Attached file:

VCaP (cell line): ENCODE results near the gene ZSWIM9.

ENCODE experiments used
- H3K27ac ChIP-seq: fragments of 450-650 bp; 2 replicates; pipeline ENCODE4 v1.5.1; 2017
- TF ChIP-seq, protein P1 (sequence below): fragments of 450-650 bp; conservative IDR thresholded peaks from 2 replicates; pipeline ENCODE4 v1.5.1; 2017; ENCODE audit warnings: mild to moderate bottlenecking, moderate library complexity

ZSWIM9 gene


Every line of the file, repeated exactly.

VCaP (cell line): ENCODE results near the gene ZSWIM9.

ENCODE experiments used
- H3K27ac ChIP-seq: fragments of 450-650 bp; 2 replicates; pipeline ENCODE4 v1.5.1; 2017
- TF ChIP-seq, protein P1 (sequence below): fragments of 450-650 bp; conservative IDR thresholded peaks from 2 replicates; pipeline ENCODE4 v1.5.1; 2017; ENCODE audit warnings: mild to moderate bottlenecking, moderate library complexity

ZSWIM9 gene